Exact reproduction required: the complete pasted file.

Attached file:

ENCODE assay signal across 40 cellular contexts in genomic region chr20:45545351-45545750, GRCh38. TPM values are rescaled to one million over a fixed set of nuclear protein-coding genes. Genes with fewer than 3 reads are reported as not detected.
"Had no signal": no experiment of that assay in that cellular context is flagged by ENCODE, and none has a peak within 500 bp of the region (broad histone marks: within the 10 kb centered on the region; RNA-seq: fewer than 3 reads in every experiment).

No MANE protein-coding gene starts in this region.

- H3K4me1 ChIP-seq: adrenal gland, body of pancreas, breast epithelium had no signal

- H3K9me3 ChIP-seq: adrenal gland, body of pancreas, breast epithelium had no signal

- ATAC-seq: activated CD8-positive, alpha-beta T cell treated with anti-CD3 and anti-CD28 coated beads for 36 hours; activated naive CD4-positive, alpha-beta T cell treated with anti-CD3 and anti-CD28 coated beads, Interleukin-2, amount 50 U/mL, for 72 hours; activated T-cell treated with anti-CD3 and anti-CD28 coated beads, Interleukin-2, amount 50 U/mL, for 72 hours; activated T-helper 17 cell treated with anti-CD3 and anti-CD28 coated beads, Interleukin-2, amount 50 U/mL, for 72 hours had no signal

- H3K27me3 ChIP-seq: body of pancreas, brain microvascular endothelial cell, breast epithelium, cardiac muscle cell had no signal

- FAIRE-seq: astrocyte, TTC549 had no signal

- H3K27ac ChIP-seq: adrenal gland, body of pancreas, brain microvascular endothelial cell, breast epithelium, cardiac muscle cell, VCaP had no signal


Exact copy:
ENCODE assay signal across 40 cellular contexts in genomic region chr20:45545351-45545750, GRCh38. TPM values are rescaled to one million over a fixed set of nuclear protein-coding genes. Genes with fewer than 3 reads are reported as not detected.
"Had no signal": no experiment of that assay in that cellular context is flagged by ENCODE, and none has a peak within 500 bp of the region (broad histone marks: within the 10 kb centered on the region; RNA-seq: fewer than 3 reads in every experiment).

No MANE protein-coding gene starts in this region.

- H3K4me1 ChIP-seq: adrenal gland, body of pancreas, breast epithelium had no signal

- H3K9me3 ChIP-seq: adrenal gland, body of pancreas, breast epithelium had no signal

- ATAC-seq: activated CD8-positive, alpha-beta T cell treated with anti-CD3 and anti-CD28 coated beads for 36 hours; activated naive CD4-positive, alpha-beta T cell treated with anti-CD3 and anti-CD28 coated beads, Interleukin-2, amount 50 U/mL, for 72 hours; activated T-cell treated with anti-CD3 and anti-CD28 coated beads, Interleukin-2, amount 50 U/mL, for 72 hours; activated T-helper 17 cell treated with anti-CD3 and anti-CD28 coated beads, Interleukin-2, amount 50 U/mL, for 72 hours had no signal

- H3K27me3 ChIP-seq: body of pancreas, brain microvascular endothelial cell, breast epithelium, cardiac muscle cell had no signal

- FAIRE-seq: astrocyte, TTC549 had no signal

- H3K27ac ChIP-seq: adrenal gland, body of pancreas, brain microvascular endothelial cell, breast epithelium, cardiac muscle cell, VCaP had no signal